07/07/2018, 02:44 AM
(This post was last modified: 07/07/2018, 02:46 AM by ChaoticMC.

*Edit Reason: Changed "Can" to "Could" at the very last line, to sound less ''pushy".*)
I'm only a new user, so I don't know what to do here. I'm only an amateur too.

Anyways, here's how we define hyperoperations.

H(b,x,0) = S(b)

H(b,0,1) = b

H(b,1,r≥2) = b

H(b,x+1,r+1) = H(H(b,x,r+1),b,r)

Alright, so we want the negative hyperoperations.

So let's denote S(b) as S(b,x). This time with 2 inputs.

So, it has to obey the rule that H(b,b,r) = H(b,2,r+1)...right?

Well, if S(b,b) did equal b+2, then would there something wrong?

S(b,b) = b+2 = S(b,b+1), nothing wrong with that.

However, 0+1 = S(0+0,0) = S(0,0) = 2. This is a contradiction.

This is the only instance, however, where this is wrong. Why? Because 0+0=0. It's the identity of addition.

In fact, even if the identity was 2, then 2+3 = S(2+2,2) = S(2,2) = 2. If the identity was 3, then

3+4 = S(3+3,3) = S(3,3) = 2.

-Wait! If the identity was 1... Then 1+2 = 2...which would actually be true. So, in order for S(b,x) to be functional, then the identity of addition has to be 1.

But wait! [Note: Let's denote the inverse of S as P]

0+(3-1) = P((0+3),(0+1)) = P(3,0) = 2

0+(3-1) = 2

0+(3-1) = 0+3 = 3

2=3

And this is when the identity of addition is 1.

So, no matter which identity we choose, there will always be a contradiction. So, that's it. It's just 0.

Meaning that S(b,b) ≠ b+2.

Meaning that S(b,x) = S(b).

Alright, well this does change a bit about the negative hyperoperations, but not completely. Anyways.

Let's denote H(b,x,-1) as ®.

So, S(b,x) just equals S(b) for all x.

So, S(b,S(x)) = S(b,x)®b = S(b)®b

S(b)®b = S(b)

And...this is just it. This is the solution to the hyperoperation rank -1.

We can't go any farther.

Could somebody check my work?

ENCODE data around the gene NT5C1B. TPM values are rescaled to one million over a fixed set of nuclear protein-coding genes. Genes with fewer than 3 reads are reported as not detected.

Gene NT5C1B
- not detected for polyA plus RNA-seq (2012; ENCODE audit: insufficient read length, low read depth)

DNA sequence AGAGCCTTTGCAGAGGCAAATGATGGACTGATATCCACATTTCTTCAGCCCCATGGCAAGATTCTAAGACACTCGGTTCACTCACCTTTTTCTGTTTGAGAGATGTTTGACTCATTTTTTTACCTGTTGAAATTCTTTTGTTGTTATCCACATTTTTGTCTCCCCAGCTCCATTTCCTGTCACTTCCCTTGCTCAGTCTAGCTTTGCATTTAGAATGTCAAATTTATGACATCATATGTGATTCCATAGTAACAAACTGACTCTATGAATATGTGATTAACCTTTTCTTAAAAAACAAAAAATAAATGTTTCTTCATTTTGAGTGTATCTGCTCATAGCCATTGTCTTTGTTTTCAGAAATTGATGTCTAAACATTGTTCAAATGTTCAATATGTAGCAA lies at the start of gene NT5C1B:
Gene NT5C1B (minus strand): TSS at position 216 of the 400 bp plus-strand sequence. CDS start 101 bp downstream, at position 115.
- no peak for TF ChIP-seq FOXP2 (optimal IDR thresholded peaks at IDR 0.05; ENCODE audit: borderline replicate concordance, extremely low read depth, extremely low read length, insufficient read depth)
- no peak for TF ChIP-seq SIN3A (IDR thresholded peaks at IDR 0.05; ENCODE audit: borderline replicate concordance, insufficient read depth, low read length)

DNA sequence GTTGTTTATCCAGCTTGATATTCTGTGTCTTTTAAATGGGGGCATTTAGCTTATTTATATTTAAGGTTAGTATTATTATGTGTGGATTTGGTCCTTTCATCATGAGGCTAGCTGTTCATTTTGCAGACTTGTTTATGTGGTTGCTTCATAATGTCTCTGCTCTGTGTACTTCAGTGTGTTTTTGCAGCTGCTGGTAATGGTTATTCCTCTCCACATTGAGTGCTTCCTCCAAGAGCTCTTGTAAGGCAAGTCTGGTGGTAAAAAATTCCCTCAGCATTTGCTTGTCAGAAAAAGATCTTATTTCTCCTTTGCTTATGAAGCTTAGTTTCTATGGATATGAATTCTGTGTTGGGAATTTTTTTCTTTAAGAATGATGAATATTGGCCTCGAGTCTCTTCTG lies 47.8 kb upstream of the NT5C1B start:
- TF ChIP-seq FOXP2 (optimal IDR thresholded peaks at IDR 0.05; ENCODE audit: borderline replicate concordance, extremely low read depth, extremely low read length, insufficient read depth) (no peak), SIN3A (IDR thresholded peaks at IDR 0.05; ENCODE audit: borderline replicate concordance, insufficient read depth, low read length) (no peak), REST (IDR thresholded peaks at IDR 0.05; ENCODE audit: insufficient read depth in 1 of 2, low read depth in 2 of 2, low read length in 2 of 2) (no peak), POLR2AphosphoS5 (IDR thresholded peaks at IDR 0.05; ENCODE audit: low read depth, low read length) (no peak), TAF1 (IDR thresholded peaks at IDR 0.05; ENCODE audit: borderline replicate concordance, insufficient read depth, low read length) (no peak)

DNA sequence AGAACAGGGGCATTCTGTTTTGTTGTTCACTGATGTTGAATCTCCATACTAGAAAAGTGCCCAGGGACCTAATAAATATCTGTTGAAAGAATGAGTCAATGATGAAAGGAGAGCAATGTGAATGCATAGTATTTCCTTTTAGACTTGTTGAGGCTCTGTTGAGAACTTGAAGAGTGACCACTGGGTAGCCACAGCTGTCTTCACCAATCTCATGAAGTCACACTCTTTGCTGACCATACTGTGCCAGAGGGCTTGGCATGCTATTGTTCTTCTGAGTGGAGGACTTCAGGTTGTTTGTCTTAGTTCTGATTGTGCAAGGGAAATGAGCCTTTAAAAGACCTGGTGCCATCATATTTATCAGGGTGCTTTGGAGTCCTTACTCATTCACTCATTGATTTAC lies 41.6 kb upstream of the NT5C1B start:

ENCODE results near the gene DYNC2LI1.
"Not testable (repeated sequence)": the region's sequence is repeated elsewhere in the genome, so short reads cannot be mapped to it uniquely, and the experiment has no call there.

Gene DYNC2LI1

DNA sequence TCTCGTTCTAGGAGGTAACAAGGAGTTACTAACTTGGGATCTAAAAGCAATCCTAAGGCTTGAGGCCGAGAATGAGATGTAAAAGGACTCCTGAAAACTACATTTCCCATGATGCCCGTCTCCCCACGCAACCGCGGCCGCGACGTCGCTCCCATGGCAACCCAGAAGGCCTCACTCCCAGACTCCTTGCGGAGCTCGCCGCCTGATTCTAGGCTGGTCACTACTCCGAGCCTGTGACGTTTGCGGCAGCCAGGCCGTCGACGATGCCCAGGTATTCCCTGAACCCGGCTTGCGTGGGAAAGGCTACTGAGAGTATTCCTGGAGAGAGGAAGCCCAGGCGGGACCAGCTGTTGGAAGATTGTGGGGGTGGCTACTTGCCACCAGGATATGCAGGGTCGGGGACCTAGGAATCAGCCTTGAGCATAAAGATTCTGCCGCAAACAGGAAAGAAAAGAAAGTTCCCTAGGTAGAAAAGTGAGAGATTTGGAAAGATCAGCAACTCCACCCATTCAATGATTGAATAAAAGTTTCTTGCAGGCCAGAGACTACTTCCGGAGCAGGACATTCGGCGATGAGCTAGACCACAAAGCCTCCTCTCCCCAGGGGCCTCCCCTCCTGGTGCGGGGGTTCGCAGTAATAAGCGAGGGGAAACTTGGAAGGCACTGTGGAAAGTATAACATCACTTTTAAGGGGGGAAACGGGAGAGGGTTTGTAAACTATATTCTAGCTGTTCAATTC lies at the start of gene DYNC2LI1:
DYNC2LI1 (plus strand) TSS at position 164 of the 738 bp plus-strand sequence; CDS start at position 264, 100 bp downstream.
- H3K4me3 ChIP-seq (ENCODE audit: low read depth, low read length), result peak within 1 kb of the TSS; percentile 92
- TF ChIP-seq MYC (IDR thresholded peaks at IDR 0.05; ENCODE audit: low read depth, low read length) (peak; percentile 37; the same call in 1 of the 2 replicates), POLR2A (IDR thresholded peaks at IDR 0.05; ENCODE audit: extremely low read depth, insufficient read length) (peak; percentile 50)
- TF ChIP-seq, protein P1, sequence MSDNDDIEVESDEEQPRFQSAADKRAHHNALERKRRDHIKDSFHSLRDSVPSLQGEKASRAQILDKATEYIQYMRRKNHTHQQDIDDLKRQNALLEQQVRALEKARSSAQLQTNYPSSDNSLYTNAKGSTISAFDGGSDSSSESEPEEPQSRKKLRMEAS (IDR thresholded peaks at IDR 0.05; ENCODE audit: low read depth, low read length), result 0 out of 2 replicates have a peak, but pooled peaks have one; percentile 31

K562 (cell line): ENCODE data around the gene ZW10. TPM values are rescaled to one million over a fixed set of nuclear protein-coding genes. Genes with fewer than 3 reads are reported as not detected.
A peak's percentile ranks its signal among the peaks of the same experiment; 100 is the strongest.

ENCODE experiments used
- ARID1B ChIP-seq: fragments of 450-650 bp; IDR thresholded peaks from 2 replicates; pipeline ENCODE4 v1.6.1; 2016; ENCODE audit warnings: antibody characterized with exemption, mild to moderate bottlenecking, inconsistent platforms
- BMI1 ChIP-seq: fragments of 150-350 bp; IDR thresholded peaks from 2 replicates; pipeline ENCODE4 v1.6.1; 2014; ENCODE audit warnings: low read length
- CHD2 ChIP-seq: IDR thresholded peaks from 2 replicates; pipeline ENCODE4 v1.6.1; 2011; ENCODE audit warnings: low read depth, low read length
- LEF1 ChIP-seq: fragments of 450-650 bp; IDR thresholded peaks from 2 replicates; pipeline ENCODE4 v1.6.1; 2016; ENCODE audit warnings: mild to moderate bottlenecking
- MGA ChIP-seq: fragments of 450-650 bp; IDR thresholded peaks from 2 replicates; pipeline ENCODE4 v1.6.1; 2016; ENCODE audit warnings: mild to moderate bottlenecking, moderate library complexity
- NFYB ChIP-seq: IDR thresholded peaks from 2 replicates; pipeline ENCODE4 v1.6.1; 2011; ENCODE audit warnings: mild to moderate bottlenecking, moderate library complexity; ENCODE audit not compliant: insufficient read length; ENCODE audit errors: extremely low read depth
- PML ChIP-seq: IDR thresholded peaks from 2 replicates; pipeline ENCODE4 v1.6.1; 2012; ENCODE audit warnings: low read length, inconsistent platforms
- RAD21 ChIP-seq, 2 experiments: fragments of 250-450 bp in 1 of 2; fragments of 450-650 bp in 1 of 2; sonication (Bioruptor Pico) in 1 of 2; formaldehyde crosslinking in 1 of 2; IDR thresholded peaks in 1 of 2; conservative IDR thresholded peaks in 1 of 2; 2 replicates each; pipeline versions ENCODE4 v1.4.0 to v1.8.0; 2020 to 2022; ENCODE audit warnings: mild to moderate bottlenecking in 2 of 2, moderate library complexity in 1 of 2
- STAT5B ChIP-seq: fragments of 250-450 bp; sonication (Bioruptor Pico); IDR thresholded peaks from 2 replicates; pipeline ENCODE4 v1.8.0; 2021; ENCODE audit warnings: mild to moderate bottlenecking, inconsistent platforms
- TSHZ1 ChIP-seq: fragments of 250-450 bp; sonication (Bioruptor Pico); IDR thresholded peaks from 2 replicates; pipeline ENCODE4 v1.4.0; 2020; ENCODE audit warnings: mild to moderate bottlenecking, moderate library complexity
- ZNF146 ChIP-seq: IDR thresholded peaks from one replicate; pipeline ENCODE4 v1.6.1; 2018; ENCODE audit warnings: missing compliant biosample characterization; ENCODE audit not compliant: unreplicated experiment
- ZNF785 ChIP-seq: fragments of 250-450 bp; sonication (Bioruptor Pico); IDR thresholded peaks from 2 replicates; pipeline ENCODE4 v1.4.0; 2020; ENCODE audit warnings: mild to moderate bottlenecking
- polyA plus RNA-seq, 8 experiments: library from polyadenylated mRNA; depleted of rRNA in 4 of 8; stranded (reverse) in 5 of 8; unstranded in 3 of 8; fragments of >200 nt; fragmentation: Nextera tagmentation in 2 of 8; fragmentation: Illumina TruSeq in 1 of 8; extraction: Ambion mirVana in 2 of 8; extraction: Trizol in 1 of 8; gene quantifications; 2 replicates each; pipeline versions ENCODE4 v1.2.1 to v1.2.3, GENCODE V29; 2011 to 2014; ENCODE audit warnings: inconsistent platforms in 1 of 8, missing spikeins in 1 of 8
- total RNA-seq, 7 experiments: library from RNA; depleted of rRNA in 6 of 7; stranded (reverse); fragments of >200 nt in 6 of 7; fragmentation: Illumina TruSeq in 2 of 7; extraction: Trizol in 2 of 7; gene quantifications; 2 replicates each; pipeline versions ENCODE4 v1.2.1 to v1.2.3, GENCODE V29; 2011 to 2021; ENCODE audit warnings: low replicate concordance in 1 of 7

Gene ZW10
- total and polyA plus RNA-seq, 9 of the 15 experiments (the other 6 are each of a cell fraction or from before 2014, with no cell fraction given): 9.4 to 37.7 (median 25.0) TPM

Anyways, here's how we define hyperoperations.

H(b,x,0) = S(b)

H(b,0,1) = b

H(b,1,r≥2) = b

H(b,x+1,r+1) = H(H(b,x,r+1),b,r)

Alright, so we want the negative hyperoperations.

So let's denote S(b) as S(b,x). This time with 2 inputs.

So, it has to obey the rule that H(b,b,r) = H(b,2,r+1)...right?

Well, if S(b,b) did equal b+2, then would there something wrong?

S(b,b) = b+2 = S(b,b+1), nothing wrong with that.

However, 0+1 = S(0+0,0) = S(0,0) = 2. This is a contradiction.

This is the only instance, however, where this is wrong. Why? Because 0+0=0. It's the identity of addition.

In fact, even if the identity was 2, then 2+3 = S(2+2,2) = S(2,2) = 2. If the identity was 3, then

3+4 = S(3+3,3) = S(3,3) = 2.

-Wait! If the identity was 1... Then 1+2 = 2...which would actually be true. So, in order for S(b,x) to be functional, then the identity of addition has to be 1.

But wait! [Note: Let's denote the inverse of S as P]

0+(3-1) = P((0+3),(0+1)) = P(3,0) = 2

0+(3-1) = 2

0+(3-1) = 0+3 = 3

2=3

And this is when the identity of addition is 1.

So, no matter which identity we choose, there will always be a contradiction. So, that's it. It's just 0.

Meaning that S(b,b) ≠ b+2.

Meaning that S(b,x) = S(b).

Alright, well this does change a bit about the negative hyperoperations, but not completely. Anyways.

Let's denote H(b,x,-1) as ®.

So, S(b,x) just equals S(b) for all x.

So, S(b,S(x)) = S(b,x)®b = S(b)®b

S(b)®b = S(b)

And...this is just it. This is the solution to the hyperoperation rank -1.

We can't go any farther.

Could somebody check my work?